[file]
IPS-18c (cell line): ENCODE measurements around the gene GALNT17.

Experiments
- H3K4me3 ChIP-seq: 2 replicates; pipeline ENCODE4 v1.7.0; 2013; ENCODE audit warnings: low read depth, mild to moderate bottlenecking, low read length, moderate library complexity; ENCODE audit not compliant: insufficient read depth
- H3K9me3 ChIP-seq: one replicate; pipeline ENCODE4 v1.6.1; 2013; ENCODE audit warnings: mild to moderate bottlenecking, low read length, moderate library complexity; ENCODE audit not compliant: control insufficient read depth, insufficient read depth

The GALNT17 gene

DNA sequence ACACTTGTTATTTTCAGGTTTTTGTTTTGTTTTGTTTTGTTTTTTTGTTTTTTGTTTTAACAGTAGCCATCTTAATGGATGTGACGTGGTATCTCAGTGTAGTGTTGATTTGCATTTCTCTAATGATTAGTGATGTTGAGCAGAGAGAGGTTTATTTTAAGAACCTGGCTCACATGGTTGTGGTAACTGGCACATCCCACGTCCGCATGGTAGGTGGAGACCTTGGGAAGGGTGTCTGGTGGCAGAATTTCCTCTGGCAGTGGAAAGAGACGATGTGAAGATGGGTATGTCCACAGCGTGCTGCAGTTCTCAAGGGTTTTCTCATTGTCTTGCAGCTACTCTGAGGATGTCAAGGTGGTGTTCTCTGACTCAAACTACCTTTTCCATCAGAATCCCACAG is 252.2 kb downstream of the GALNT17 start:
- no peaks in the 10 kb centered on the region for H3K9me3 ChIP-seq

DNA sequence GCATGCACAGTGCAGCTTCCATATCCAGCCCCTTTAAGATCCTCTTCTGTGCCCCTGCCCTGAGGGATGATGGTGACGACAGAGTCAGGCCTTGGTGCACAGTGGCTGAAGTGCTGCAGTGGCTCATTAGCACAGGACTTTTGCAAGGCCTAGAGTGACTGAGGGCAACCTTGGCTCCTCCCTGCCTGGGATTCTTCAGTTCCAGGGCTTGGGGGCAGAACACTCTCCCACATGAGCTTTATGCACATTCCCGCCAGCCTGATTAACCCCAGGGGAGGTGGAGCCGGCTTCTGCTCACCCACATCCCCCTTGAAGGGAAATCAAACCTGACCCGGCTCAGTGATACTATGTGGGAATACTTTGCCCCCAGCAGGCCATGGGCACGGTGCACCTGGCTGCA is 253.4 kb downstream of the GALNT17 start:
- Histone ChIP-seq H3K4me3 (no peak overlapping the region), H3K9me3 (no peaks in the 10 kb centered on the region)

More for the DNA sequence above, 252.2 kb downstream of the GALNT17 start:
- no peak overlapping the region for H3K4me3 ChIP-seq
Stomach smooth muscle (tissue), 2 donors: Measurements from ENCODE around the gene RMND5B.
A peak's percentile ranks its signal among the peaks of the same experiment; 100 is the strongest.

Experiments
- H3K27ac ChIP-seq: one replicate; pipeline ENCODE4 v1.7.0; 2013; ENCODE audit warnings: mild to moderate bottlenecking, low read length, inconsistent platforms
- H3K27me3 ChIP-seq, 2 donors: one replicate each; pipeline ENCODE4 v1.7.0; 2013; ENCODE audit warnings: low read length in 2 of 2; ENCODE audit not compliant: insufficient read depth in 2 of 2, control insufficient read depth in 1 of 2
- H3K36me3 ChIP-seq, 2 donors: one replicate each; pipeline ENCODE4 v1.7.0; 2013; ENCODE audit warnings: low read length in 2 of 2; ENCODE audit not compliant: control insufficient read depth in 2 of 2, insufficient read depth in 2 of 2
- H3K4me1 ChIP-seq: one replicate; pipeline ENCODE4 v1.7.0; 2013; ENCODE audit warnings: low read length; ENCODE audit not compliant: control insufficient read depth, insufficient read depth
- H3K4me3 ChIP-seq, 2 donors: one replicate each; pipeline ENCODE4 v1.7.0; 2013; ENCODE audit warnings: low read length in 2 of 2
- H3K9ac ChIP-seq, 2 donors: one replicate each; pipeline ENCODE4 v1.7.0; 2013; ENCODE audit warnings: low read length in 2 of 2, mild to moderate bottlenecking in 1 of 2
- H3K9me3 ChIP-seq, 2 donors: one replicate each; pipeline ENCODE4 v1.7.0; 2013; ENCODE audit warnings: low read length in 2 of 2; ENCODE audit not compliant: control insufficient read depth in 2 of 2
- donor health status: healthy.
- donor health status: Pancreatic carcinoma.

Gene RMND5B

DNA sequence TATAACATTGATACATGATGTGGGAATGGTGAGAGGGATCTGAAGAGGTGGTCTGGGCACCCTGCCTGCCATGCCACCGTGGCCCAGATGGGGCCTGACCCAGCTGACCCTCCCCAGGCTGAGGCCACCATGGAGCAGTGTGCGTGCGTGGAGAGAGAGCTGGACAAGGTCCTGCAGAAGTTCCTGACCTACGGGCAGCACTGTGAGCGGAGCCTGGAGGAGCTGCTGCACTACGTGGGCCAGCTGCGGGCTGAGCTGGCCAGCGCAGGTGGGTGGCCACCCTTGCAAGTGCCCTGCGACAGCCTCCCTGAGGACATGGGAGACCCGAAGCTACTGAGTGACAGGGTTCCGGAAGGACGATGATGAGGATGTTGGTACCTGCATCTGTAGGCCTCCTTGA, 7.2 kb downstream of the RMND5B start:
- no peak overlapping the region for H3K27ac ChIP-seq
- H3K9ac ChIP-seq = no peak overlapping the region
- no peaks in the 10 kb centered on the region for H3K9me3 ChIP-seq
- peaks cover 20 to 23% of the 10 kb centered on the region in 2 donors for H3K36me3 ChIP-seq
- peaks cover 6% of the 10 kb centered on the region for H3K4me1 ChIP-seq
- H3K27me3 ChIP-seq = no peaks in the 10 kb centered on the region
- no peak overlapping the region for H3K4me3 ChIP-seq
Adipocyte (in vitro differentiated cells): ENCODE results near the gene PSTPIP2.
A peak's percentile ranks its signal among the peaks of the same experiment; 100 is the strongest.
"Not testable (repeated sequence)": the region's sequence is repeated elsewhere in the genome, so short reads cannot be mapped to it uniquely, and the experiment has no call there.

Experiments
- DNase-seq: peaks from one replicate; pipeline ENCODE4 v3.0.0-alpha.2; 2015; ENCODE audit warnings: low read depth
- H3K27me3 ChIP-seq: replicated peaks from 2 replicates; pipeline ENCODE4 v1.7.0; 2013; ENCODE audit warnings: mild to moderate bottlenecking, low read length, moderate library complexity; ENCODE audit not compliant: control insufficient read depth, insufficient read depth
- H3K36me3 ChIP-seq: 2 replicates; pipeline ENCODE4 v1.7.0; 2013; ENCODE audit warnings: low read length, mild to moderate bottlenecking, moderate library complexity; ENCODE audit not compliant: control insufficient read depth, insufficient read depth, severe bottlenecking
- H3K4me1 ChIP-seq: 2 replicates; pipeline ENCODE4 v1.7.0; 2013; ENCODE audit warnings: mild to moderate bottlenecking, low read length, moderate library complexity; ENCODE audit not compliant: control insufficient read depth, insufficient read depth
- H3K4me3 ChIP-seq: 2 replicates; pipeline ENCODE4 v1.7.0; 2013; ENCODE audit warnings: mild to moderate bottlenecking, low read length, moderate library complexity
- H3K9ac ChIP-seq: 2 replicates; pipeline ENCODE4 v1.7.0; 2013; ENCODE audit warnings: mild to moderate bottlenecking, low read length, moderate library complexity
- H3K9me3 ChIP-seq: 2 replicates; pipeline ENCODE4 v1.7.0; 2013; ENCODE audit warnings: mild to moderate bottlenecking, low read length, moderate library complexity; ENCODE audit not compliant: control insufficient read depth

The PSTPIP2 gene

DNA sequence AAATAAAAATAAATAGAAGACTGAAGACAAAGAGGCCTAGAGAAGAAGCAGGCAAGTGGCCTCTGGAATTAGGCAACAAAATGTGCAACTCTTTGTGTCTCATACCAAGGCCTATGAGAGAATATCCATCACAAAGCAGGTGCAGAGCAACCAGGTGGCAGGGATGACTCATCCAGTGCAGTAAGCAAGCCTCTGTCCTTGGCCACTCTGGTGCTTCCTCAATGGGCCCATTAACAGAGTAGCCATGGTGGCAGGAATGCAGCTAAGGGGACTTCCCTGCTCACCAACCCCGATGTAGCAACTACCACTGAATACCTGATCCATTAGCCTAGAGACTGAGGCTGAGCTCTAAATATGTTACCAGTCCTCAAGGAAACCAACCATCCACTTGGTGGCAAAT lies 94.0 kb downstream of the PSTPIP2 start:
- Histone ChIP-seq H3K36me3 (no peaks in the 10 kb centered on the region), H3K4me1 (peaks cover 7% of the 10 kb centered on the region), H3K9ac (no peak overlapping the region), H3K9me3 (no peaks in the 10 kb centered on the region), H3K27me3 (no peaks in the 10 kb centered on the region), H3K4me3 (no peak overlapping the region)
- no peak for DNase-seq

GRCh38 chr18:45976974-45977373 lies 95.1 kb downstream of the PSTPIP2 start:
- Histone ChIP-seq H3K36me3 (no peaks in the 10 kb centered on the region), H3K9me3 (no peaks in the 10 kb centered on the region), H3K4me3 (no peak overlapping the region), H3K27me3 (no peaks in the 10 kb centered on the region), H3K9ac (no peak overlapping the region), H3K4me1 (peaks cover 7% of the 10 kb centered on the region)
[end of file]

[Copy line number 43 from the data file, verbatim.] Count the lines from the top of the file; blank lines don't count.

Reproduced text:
- H3K9me3 ChIP-seq: 2 replicates; pipeline ENCODE4 v1.7.0; 2013; ENCODE audit warnings: mild to moderate bottlenecking, low read length, moderate library complexity; ENCODE audit not compliant: control insufficient read depth